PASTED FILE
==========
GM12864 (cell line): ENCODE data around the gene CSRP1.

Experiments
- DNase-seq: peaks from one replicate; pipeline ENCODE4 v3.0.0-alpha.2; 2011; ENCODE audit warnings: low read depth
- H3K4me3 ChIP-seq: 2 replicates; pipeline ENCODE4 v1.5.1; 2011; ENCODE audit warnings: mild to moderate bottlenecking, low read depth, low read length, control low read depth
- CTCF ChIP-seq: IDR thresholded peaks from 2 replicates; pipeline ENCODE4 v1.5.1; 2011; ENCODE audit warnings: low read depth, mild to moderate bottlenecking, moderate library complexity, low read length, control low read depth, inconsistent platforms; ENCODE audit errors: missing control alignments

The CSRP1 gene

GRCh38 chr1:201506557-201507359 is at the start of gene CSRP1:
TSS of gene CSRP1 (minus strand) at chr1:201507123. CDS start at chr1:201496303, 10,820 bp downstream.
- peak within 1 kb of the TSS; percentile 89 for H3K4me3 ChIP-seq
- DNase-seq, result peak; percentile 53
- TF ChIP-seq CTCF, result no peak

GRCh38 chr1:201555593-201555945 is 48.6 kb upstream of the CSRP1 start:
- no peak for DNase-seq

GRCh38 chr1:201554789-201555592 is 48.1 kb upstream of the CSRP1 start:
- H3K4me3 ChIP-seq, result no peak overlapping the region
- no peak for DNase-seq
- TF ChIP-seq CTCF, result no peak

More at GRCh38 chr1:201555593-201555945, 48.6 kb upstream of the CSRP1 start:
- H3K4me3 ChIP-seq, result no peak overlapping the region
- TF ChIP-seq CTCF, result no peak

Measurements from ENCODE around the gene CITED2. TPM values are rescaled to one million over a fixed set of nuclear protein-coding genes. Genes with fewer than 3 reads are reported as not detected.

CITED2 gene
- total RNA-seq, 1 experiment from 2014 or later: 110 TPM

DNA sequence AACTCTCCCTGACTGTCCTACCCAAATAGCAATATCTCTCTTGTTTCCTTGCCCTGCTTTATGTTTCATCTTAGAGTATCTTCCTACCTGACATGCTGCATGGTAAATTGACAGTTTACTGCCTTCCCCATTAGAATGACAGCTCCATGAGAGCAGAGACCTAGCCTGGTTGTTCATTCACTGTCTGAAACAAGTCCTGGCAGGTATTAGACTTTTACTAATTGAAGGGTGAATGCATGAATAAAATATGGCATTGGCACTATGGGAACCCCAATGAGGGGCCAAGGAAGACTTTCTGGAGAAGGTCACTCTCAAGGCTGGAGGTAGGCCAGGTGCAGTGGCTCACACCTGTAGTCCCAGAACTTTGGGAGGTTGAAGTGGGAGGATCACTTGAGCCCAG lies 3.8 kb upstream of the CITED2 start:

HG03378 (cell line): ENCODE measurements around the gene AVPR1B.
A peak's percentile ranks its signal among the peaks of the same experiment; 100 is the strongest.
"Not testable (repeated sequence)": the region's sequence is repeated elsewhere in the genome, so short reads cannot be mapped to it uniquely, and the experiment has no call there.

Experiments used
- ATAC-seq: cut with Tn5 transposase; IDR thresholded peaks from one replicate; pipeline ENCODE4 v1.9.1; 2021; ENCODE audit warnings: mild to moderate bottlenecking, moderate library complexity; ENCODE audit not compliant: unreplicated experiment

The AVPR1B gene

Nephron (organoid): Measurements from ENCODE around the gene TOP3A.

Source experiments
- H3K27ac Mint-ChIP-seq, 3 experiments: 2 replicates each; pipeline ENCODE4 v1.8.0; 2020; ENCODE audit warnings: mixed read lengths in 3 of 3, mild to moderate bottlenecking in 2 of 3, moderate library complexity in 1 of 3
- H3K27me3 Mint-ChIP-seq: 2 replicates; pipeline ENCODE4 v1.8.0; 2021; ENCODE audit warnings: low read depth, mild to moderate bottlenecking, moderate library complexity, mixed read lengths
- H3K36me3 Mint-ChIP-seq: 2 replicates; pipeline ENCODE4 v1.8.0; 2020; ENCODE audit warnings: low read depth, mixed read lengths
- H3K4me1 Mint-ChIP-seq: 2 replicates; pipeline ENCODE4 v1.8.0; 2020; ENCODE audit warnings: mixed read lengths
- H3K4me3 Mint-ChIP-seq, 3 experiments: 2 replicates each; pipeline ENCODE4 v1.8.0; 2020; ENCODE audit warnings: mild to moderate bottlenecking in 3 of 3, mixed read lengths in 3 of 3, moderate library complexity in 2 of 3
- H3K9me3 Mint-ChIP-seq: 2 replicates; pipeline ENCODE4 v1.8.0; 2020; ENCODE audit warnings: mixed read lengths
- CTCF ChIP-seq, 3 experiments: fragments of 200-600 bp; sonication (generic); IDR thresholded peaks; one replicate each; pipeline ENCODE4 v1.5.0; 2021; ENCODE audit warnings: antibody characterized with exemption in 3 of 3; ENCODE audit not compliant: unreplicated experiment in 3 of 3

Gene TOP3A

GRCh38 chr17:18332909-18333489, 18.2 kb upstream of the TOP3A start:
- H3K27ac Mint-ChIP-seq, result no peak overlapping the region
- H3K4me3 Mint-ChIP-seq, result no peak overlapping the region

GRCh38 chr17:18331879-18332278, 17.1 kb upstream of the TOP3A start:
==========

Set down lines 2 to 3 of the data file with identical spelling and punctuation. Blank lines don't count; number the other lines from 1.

Experiments
- DNase-seq: peaks from one replicate; pipeline ENCODE4 v3.0.0-alpha.2; 2011; ENCODE audit warnings: low read depth